Now, let’s use our book shopping metaphor. Imagine walking into a room of people and skimming their titles, literally labeled on their name tags. You say “Hello” and skim their table of contents by finding out what you have in common.
As you talk, you learn the theme of their story. See how easy this can be! And it works. You get a feel for whether this is a person who fits your interests and your goals or if you can be of service to them.
As you talk to them and build rapport, you may ask if they belong to an organization that is looking for speakers. You may discover they can support another need in your life. You ask for their business card to “bookmark” to save your place to come back to this book and learn more later.
It can be that easy and free from worry and fear. Networking is all about browsing connections that feel right and building relationships for short- and long-term mutual benefit. I wrote an article on this reframing process for TCW that will take this idea deeper.
Josh: Can you share a personal “networking” success story with us?
Gail Sussman Miller: That’s a great question and even keeps us in our book shopping metaphor! All of life is a story. Well, networking is the primary marketing method that brings me speaking and training opportunities, introductions to prospects, and media placements. In my success story, one contact over the last 3-4 years has led to all of the above!
I was active on a Chicago women’s networking list serve and a woman emailed me offline based on my tagline about teaching women solopreneurs how to love and overcome marketing obstacles. She approached me to make me aware that her business might be a resource for my clients if they wanted to start a business by buying a franchise. I added her email to my distribution list.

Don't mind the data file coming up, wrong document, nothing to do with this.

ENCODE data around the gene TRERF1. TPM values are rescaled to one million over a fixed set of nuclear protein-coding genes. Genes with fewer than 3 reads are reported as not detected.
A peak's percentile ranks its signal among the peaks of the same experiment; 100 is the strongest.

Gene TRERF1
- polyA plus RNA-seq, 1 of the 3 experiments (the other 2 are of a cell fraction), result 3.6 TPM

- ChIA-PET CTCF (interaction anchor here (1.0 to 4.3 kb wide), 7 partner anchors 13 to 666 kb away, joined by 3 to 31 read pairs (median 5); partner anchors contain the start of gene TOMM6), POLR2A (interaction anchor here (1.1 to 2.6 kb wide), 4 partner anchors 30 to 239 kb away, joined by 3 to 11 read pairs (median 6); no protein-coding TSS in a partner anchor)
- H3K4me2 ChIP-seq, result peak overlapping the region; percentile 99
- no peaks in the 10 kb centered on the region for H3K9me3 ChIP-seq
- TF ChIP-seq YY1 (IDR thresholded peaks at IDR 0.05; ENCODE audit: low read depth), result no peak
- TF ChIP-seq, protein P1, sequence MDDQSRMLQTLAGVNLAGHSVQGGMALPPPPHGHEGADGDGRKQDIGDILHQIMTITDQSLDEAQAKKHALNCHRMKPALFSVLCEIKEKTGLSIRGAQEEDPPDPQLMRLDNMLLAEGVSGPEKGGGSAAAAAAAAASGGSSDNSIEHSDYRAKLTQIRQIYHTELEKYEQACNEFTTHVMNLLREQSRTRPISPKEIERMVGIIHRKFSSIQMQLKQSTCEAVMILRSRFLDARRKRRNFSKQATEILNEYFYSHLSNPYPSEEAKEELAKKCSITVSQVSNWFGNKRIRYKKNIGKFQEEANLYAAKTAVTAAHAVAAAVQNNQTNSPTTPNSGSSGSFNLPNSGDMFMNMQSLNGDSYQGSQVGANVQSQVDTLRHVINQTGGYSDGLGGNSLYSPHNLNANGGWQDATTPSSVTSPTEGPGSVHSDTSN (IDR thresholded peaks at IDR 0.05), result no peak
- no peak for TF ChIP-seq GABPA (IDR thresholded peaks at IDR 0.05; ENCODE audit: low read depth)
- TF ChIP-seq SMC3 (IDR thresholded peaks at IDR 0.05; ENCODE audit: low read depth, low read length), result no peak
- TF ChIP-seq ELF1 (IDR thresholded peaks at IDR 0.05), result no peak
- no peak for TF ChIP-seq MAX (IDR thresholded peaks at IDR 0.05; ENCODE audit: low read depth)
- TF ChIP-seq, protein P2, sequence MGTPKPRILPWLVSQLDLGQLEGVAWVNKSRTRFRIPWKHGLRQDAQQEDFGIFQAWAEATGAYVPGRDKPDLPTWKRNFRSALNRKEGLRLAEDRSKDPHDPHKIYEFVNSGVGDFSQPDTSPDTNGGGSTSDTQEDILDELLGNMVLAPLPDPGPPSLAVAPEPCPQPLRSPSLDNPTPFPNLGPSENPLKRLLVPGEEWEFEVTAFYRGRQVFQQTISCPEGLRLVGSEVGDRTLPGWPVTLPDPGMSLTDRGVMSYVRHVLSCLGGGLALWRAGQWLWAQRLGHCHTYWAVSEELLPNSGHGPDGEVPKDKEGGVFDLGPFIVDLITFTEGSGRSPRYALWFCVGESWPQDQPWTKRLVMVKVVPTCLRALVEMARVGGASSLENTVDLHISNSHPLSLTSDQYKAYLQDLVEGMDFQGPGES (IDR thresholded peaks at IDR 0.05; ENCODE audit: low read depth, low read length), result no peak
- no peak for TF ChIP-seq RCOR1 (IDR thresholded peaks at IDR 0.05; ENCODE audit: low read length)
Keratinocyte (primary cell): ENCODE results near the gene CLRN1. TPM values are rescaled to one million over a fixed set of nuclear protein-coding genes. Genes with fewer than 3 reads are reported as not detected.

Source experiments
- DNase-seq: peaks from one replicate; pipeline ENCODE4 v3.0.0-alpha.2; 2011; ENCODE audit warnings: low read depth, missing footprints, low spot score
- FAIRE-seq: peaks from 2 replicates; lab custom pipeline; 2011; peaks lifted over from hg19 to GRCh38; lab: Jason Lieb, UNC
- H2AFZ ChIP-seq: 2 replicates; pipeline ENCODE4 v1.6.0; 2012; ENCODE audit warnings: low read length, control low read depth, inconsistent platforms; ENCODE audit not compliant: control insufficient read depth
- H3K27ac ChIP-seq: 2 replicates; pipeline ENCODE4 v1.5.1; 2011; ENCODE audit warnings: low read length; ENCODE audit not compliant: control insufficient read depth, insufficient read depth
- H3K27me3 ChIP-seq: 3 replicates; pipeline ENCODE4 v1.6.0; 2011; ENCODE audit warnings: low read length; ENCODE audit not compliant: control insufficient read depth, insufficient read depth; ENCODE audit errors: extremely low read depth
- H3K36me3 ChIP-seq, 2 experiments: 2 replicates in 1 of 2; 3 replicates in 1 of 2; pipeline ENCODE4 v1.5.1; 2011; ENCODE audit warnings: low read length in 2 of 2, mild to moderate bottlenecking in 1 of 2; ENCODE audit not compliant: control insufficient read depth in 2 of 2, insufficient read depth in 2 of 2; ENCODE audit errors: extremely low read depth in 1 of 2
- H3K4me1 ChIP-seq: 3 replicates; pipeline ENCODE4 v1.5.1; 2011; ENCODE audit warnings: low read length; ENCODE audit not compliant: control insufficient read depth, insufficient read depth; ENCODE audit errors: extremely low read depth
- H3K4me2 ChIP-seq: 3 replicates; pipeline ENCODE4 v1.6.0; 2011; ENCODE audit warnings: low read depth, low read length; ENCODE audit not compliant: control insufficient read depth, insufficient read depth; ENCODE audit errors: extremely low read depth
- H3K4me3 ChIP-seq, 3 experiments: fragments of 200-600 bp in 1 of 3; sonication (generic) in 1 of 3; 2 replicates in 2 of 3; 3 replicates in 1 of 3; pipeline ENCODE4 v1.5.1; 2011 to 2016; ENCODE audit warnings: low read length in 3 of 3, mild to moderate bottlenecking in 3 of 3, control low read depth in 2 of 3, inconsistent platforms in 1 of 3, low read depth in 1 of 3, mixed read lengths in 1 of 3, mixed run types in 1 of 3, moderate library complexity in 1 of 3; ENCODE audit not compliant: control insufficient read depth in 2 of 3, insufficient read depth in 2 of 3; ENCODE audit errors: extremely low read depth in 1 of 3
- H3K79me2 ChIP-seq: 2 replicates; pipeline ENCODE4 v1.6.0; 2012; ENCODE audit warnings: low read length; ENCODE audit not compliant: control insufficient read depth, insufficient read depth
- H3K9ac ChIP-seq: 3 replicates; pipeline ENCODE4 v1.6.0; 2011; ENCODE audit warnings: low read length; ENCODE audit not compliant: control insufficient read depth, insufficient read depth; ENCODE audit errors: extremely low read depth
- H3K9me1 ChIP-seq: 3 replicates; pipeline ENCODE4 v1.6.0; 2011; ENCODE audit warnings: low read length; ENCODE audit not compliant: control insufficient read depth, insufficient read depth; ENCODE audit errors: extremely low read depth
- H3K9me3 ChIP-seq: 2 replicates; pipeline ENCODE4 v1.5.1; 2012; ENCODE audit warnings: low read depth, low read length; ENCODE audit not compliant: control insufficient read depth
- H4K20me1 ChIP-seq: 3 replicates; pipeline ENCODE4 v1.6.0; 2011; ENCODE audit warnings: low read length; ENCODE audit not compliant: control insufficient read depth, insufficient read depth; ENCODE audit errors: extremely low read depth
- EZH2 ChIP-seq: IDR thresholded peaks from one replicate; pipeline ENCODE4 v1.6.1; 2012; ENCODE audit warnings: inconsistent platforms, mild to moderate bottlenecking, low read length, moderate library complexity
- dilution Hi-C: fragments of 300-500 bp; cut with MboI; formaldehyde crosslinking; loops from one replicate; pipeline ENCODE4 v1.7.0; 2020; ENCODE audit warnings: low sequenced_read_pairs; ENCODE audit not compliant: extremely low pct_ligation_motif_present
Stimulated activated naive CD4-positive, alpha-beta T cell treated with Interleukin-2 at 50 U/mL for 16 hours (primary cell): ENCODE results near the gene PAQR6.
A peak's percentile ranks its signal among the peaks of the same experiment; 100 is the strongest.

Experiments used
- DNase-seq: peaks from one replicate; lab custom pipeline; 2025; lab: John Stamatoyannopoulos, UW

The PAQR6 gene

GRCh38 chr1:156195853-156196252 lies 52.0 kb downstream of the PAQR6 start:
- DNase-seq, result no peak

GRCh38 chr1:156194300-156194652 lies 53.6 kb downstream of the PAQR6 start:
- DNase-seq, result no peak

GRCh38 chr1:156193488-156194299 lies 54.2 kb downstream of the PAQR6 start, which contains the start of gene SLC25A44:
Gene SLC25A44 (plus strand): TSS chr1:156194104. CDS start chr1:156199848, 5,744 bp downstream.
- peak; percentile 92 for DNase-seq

The very next time I announced a “How to Love Networking” workshop, she called to say her company was looking to do a training session on networking skills at just that time. This led to my delivering a customized session for her business in 2004.
Over the next 3 years or so, this one relationship continued to bear fruit. This led to my being interviewed on a radio show co-hosted by my contact. Recently, after she appeared in a local newspaper article, I asked for an introduction to the reporter and now only a month later, he is doing a feature article on my “How to Love Speaking” spinoff workshop.
This relationship is nurtured by an occasional lunch or phone call or when a need arises for either of us. We do not have any forced follow-up schedule or obligations or “shoulds.”
That is networking at its best. I operate using my natural style and personality, it’s based on making an authentic connection, is motivated by genuine compassion, and breathing room to allow outcomes that flow organically.
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**Josh Hinds, your host here at BusinessNetworkingAdvice speaks on topics including Business Networking — get details on having him speak to your group.